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Old September 15th, 2010, 23:27   #6
Brian McIlmoyle
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Investor, has the ring of someone who intends to see a return on their investment.

Lets run the numbers,

LAND- in the Toronto area, lets say 70 acres..- $400 000 to $600 000

Buildings- to build and indoor venue and support structures .. $150 000.

Permits- approvals - legal - $20 000.

Insurance - $10 000 annually

Conservative 1st year start up expenses. $550 000 to $850 000.

Ongoing expenses- annualized

Insurance $10 000
TAXES - Property Tax - $15000
Utilities - 12000
Staff - 60 000

$97000 -- ahh lets roll it to an even $100 000.

Lets presume a 10 year return on investment of 0% and NO profit or income for the investor

the enterprise must generate 1.55 to 1.8 million lets go to 1.6 million for argument sake.

this enterprise must generate $160 000 each year of operation to return the investors money at the end of 10 years.

That is about 13500 a month. at 6 days a week operation that is $540 a day.

at a per player session price point of $20 .. that is 27 players a day..

So... that does not sound that bad.. if you can develop an owner income stream from the pro shop and Consumable sales.

The question is.... Do you want as the "investor" to make nothing over the 10 years...

So lets presume a 8% annualized return on investment and a $600 000 initial investment

This adds $48000 a year to the required revenue- lest say the owner is content with this as income.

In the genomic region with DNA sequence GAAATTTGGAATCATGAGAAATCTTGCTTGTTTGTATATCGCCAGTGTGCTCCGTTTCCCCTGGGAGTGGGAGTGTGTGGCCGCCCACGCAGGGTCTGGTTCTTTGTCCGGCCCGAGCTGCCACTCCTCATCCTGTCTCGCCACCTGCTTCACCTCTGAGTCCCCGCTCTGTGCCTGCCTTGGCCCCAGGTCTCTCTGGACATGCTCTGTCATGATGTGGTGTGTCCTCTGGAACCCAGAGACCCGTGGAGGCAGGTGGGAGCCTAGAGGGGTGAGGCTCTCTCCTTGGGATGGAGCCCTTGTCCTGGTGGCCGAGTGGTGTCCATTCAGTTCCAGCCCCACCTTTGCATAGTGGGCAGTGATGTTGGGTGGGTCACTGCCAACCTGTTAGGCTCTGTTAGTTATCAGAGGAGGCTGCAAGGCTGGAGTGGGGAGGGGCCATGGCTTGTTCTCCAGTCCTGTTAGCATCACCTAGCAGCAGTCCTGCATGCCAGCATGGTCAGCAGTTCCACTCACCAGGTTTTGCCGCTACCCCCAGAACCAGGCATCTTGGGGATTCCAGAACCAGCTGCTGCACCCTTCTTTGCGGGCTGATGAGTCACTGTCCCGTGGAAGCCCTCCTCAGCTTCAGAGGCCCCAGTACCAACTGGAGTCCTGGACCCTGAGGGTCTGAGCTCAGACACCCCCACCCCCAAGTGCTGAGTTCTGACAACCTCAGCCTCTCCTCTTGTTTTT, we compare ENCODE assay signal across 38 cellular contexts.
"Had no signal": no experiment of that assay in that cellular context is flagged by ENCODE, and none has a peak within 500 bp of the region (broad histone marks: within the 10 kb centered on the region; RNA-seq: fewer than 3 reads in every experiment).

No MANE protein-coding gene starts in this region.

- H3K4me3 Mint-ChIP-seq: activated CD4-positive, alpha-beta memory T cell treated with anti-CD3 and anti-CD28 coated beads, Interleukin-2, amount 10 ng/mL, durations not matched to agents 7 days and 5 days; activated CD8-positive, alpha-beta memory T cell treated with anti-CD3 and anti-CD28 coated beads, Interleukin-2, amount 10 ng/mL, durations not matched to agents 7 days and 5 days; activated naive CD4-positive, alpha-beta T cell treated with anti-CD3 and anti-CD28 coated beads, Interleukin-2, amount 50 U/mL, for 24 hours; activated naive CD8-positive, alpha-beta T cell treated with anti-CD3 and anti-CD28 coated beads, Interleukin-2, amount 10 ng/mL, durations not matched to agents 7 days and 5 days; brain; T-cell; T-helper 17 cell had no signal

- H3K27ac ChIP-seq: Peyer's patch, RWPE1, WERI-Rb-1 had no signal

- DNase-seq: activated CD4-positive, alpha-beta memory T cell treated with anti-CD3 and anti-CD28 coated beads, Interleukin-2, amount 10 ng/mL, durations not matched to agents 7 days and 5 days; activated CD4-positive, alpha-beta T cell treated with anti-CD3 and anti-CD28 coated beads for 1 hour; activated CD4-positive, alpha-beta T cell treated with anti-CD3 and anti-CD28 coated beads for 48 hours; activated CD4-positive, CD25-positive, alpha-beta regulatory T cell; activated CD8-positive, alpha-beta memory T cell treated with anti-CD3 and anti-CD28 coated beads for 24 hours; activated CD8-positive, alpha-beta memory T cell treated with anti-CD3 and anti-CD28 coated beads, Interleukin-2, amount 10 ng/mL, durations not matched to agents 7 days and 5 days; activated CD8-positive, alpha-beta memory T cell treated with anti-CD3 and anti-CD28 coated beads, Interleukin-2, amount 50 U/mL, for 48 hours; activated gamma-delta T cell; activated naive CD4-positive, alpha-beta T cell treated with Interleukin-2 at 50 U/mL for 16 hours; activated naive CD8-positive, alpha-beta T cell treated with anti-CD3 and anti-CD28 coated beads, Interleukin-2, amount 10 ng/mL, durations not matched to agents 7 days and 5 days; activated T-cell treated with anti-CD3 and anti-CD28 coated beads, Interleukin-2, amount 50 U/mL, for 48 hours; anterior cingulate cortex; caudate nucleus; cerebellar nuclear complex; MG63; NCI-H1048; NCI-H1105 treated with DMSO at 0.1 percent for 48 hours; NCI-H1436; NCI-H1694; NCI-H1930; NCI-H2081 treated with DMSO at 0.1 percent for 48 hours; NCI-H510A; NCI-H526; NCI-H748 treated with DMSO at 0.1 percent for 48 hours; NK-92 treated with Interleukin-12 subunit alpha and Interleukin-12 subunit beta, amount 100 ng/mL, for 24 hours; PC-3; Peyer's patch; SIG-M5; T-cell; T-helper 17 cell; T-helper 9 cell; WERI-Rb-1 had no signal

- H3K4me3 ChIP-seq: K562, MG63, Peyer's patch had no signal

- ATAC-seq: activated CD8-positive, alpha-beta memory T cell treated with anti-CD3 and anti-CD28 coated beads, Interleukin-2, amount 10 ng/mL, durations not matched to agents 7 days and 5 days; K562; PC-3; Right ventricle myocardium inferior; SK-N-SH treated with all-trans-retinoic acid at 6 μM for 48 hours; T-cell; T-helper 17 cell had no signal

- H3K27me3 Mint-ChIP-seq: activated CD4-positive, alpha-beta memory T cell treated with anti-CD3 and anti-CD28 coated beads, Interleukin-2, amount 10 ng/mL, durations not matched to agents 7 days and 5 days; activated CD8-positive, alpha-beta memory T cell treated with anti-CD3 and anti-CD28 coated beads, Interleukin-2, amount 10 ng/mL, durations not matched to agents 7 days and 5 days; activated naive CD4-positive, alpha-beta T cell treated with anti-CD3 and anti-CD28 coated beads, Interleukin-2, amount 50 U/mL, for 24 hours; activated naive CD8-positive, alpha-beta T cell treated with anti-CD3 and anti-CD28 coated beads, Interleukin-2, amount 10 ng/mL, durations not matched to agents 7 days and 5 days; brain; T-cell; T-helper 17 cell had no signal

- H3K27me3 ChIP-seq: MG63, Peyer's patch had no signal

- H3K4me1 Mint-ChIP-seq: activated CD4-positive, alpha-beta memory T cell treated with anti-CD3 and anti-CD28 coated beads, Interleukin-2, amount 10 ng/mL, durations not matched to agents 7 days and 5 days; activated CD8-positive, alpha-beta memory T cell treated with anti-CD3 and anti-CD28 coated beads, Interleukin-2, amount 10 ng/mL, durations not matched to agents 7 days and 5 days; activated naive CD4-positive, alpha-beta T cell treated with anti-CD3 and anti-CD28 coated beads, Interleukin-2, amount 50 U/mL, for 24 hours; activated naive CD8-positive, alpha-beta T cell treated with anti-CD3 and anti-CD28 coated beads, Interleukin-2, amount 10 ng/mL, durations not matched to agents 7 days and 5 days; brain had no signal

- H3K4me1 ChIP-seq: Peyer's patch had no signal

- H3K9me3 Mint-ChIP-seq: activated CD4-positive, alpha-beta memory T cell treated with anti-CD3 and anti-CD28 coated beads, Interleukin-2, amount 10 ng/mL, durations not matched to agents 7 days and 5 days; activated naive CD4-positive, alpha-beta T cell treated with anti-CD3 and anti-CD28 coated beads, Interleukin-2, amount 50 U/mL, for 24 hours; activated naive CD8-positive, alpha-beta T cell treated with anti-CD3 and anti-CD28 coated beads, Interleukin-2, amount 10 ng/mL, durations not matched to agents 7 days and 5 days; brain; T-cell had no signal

This adds 8 players per day required to 35 players per day

Still in the realm of possibility

So If you have the 1 mill to do it...
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Old September 15th, 2010, 23:39   #7
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So lets talk about player base

An active airsofter is a person who plays more than 6 times a year.

VERY few people play weekly ... some play 2 or 3 times a month but they are not the norm.

The vast majority of players play 1 time a month in the summer and then not at all in the 4 cold months.

Now if your venue is Kick ass... it will attract players

you need 900 player sessions a month to meet your income targets.

if the average player plays 1 times a month you need about a player base of 20 000 to meet your target.

there are not 20 000 airsofters in the GTA...

its more like 1000 .... so to be profitable ( or to keep the doors open) pretty much every airsofter in the GTA would have to play at your facility every month... that is simply not going to happen

And this would have to be ongoing for 10 years for you to get your money out... so there will need to be substantial re-investment to keep the venue fresh and changing...

IF the player base was there such a business would be viable .. but it is not..